The archetypal function of the clay pot is that of a container for physical, tangible objects. My work is based on the premise that the clay vessel is capable of more than holding fruit, presenting flowers, or decorating a sideboard, and that there are additional functions of the vessel, such as containing the intangible (light, shadow, idea). My urban environment, Modernist architecture, backyard forts, Gordon Matta-Clark, 19th century European porcelain, Minimalism, Bugs Bunny, and Song Dynasty porcelain all inform and affect the work. Although the formal architecture of the pot remains intact, the work is uninhibited by the pragmatic issues of function, thus allowing the creative exploration of the artistic potential of the vessel format. The juxtaposition of glazed and unglazed surfaces combined with industrial textures not typically associated with porcelain produce a tension in the work, and is at odds with porcelain’s implicit societal qualities (upper-class association and assumption of purity and preciousness). The intimate scale of the work draws the viewer near, creating a more intense and personal dialogue. By leaving evidence of the process of making and using the concept of function as a starting point I allow the viewer an insight for initial interpretation.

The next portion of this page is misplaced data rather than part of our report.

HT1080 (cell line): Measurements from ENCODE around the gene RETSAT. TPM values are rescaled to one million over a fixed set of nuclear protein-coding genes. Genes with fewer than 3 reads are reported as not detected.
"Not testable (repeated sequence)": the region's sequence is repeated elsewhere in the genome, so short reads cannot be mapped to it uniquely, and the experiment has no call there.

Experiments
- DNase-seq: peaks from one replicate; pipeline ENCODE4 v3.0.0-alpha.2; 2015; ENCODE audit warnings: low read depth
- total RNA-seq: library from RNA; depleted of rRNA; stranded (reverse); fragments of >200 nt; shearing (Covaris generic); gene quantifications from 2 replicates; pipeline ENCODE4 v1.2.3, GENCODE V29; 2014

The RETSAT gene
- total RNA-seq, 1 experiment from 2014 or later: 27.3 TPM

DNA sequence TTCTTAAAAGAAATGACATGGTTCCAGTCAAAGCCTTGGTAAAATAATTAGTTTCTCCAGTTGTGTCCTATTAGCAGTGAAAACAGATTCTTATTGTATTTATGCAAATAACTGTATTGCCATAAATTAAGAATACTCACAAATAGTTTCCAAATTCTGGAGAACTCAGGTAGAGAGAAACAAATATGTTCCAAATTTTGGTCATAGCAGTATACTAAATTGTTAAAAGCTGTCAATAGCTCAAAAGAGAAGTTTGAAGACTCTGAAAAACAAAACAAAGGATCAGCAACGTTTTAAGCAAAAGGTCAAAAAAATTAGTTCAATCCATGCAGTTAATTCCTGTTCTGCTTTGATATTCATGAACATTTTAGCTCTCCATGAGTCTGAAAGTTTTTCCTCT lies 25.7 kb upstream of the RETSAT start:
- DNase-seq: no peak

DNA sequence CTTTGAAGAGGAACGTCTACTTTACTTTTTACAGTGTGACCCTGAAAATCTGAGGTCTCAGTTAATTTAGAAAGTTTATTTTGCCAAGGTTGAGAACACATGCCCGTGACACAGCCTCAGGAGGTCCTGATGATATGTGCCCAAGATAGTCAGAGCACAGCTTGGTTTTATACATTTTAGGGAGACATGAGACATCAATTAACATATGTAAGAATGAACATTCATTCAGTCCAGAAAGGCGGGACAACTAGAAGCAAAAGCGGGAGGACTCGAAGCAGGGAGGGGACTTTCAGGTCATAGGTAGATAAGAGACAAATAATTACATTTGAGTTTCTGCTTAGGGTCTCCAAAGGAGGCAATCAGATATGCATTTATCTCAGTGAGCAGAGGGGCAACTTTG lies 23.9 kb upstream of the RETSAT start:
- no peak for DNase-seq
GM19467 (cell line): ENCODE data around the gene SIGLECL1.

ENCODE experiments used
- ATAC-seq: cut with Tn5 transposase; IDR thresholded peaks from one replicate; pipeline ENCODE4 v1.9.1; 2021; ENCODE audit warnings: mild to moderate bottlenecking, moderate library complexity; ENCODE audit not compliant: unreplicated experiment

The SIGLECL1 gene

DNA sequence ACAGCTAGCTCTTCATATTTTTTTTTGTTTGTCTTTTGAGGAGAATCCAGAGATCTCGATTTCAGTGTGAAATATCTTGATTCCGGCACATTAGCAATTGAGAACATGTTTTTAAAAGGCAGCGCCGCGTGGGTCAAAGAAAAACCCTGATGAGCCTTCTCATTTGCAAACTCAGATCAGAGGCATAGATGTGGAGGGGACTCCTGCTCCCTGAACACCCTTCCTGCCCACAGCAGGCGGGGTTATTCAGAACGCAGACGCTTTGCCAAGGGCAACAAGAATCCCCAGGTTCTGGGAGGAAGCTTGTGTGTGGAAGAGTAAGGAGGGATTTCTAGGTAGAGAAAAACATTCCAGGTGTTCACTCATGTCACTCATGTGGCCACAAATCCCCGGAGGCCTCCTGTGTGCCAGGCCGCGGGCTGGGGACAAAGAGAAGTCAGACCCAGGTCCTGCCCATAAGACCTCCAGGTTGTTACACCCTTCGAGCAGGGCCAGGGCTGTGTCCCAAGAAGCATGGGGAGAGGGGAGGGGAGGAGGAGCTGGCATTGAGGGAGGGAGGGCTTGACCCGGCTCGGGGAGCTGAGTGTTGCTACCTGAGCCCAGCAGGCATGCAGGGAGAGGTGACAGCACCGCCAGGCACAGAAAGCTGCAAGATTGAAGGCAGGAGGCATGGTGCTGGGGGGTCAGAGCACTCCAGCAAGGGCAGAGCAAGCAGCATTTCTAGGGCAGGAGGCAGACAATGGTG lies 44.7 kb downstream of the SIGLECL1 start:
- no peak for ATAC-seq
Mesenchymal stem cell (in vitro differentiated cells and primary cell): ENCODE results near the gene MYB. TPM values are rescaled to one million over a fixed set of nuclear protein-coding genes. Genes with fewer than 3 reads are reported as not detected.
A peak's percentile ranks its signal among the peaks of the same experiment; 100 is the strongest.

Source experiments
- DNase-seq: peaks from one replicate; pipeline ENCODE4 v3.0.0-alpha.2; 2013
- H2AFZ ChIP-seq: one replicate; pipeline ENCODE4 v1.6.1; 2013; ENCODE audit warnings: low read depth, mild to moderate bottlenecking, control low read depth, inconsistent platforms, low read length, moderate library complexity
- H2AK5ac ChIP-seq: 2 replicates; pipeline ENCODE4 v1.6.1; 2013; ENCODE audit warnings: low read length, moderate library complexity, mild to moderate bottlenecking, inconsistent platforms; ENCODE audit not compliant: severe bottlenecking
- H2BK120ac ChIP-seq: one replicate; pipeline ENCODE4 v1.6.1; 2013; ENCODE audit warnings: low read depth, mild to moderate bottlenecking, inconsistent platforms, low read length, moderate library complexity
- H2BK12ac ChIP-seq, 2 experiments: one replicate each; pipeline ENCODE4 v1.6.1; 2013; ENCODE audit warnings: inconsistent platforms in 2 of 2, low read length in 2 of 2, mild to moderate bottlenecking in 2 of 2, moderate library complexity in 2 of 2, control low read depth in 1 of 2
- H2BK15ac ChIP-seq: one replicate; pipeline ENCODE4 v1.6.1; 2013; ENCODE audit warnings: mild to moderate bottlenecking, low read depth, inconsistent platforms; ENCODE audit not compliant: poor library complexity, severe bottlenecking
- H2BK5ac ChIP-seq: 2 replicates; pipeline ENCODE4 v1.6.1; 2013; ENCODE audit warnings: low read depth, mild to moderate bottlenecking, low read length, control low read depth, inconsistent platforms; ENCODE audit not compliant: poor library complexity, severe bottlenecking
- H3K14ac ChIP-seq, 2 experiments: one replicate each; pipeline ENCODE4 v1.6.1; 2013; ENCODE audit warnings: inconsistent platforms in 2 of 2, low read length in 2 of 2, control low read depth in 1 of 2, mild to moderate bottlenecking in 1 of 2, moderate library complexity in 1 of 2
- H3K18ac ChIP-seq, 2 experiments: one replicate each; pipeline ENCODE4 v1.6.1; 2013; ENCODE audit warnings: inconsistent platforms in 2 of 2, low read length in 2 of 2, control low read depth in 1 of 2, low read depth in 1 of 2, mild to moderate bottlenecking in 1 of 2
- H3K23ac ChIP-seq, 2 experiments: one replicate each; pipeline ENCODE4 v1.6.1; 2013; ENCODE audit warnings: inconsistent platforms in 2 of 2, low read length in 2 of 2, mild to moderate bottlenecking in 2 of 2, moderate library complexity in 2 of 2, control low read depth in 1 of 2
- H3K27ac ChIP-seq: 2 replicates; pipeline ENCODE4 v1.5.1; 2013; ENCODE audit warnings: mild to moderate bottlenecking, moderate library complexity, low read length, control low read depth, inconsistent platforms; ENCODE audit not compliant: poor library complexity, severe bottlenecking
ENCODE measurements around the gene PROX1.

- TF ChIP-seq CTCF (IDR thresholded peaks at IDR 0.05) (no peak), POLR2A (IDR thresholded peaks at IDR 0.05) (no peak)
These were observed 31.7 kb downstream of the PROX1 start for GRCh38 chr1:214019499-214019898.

Bryan received his Master of Fine Arts in Ceramics in 1995 from SUNY New Paltz. He currently is a studio artist and ceramics instructor in the Buffalo area.